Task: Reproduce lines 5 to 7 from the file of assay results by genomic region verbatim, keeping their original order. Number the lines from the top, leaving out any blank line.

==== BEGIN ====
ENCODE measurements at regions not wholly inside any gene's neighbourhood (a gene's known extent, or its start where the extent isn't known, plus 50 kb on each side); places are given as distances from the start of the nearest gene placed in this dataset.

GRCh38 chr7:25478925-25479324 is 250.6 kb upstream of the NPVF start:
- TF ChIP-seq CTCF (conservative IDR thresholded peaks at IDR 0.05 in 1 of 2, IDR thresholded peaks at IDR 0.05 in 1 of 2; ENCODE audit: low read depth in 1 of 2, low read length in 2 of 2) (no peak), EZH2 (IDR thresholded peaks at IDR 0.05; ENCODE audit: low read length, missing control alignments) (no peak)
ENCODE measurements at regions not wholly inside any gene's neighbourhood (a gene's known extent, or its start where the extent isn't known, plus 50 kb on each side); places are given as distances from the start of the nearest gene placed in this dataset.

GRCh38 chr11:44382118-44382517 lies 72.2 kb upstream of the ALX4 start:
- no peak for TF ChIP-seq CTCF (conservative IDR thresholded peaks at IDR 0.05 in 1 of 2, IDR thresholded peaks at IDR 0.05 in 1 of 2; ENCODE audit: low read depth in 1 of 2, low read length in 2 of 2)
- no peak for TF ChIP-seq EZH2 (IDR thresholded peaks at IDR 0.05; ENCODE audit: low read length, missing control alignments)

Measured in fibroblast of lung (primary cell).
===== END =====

GRCh38 chr11:44382118-44382517 lies 72.2 kb upstream of the ALX4 start:
- no peak for TF ChIP-seq CTCF (conservative IDR thresholded peaks at IDR 0.05 in 1 of 2, IDR thresholded peaks at IDR 0.05 in 1 of 2; ENCODE audit: low read depth in 1 of 2, low read length in 2 of 2)
- no peak for TF ChIP-seq EZH2 (IDR thresholded peaks at IDR 0.05; ENCODE audit: low read length, missing control alignments)